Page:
Federal agents descended on Rep. Warner’s home and business in Marshall County with search warrants, the contents of which remain shrouded in mystery by the government. Significantly, Rep. Warner has not been charged with any wrongdoing.”

— Warner’s attorney Peter Strianse

FBI raids state lawmakers’ homes, offices

Federal agents and legislative staffers confer outside the office of Rep. Glen Casada (R-Franklin) on Jan. 8, 2021. (Erik Schelzig, Tennessee Journal)

Federal agents descended on the homes and legislative offices of Republican state Reps. Glen Casada of Franklin, Robin Smith of Hixson, and Todd Warner of Chapel Hill on Friday. They also executed searches at the home of former Casada chief of staff Cade Cothren and three current legislative staffers.

The FBI didn’t say what it was investigating, though speculation spread around the Cordell Hull Building that agents were looking into efforts supporting Warner defeat of Rep. Rick Tillis (R-Lewisburg) in last year’s primary and the previous year’s push to pass a controversial school voucher bill.

The curious case of the Casada calls

Rep. Glen Casada. (Erik Schelzig/Tennessee Journal)

Former House Speaker Glen Casada says that contrary to what The Tennessee Journal has reported, the Franklin Republican is not supporting Rep. Andrew Farmer’s bid for House Majority Leader. He says he’s also not backing the current No. 2 Republican in the House, Rep. William Lamberth of Portland.

“Someone is bold face lying to you,” Casada said in a text message. “I am no in no way helping anyone in the upcoming caucus elections.”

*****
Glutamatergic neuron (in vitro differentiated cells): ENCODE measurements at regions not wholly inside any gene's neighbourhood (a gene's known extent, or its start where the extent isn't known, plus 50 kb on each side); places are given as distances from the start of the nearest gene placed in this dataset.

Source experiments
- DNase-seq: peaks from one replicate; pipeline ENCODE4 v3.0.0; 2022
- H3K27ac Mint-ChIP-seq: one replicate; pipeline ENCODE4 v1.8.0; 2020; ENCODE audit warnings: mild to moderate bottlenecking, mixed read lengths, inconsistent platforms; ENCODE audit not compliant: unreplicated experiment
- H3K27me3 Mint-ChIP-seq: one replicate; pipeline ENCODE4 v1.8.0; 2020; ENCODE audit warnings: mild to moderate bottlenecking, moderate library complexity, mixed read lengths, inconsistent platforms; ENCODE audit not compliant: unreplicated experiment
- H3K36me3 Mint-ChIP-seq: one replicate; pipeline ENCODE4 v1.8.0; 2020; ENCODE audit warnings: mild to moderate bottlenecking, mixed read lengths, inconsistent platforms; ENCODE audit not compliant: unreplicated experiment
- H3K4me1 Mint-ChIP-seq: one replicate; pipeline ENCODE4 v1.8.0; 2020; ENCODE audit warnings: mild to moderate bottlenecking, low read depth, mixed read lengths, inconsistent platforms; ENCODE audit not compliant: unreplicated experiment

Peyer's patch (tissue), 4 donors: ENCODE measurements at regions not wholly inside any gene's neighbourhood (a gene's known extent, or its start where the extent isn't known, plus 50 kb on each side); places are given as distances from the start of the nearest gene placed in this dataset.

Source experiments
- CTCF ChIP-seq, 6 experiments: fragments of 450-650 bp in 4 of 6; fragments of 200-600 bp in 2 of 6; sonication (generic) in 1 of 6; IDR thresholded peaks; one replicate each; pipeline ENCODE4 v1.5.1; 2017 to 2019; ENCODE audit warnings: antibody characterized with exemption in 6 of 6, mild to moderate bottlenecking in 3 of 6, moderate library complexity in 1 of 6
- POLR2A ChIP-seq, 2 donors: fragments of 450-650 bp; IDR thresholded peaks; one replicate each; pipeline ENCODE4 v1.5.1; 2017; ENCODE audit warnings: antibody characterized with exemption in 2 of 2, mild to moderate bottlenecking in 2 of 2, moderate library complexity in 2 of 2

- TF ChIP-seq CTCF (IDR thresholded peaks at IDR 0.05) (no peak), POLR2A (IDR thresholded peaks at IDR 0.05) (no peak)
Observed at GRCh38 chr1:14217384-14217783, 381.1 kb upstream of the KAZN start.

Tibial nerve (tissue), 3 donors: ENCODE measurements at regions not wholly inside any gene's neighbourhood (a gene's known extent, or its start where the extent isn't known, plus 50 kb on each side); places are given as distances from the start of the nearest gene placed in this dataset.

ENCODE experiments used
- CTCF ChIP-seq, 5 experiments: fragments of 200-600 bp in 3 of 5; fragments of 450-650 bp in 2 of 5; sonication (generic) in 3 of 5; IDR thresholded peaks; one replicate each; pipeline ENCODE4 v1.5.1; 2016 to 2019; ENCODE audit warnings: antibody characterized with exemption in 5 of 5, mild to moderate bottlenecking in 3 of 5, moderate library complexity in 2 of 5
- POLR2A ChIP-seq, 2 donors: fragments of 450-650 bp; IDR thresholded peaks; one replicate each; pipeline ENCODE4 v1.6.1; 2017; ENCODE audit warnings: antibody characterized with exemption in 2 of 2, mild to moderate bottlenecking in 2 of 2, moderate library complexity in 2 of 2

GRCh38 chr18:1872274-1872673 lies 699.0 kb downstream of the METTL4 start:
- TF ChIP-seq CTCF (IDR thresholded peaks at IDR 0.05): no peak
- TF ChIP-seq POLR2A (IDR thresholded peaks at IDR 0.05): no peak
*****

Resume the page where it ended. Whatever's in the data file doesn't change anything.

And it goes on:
The Journal had been inundated by claims that Casada is agitating behind the scenes on Farmer’s behalf. Exhibit A, the reasoning goes, is his business relationship with Farmer — they are partners in Red Door Title Services in Franklin. Not so, says Farmer, a Sevierville attorney who has other similar relationships with title businesses around the state. Farmer also says Casada told him he wouldn’t be supporting his leadership bid.

And yet the word spreading around the Capitol is that Casada may be looking to exact some revenge on Lamberth and then-Republican Caucus Chairman Cameron Sexton of Crossville) for abandoning him when his speakership collapsed last year. Sexton later won election to Casada’s old job in the chamber.

Casada — who has been speaker, majority leader, and caucus chairman (twice) — has much experience when it comes to Republican leadership fights. He’s not always successful (he lost his first bid for the speaker’s nomination and only lasted a couple months after finally winning the top job), but other ambitious colleagues ignore his machinations at their peril.

So is Casada really staying out of the leadership race? In the end, it will probably come down to what the wily lawmaker sees as presenting the best possible outcome for Glen Casada.

Farmer challenging Lamberth for majority leader

Reps. Andrew Farmer (R-Sevierville), right, and Mike Carter (R-Ooltewah) speak before a briefing on the coronavirus pandemic in Nashville on March 16, 2020. (Erik Schelzig, Tennessee Journal)

State Rep. Andrew Farmer (R-Sevierville) is challenging Rep. William Lamberth (R-Portland) for the position of House majority leader this fall, according to a letter to colleagues obtained by the The Tennessee Journal.

Farmer and Lamberth were two of four Republican attorneys first elected to the House in 2012 (the other two were Rep. Mike Carter of Ooltewah and disgraced former Rep. Jeremy Durham of Franklin). Farmer won the District 17 seat following Republican Rep. Frank Niceley’s election to the state Senate, while Lamberth was elected the District 44 seat vacated by the retirement of Rep. Mike McDonald (D-Portland).

Lamberth won the chamber’s No. 2 leadership position in November 2018 in the same caucus election that saw Rep. Glen Casada (R-Franklin) nominated for what turned out to be a truncated speakership.

Here’s Farmer’s letter:

Dear Members,

As most of you know, I have been considering the opportunity to run for a caucus leadership position. Realizing the challenges of the upcoming session, I am ready to work with you to face those challenges to make a positive impact on our great state. After much prayer, deliberation and discussion with my wife and family, I have decided to announce my candidacy for House Majority Leader.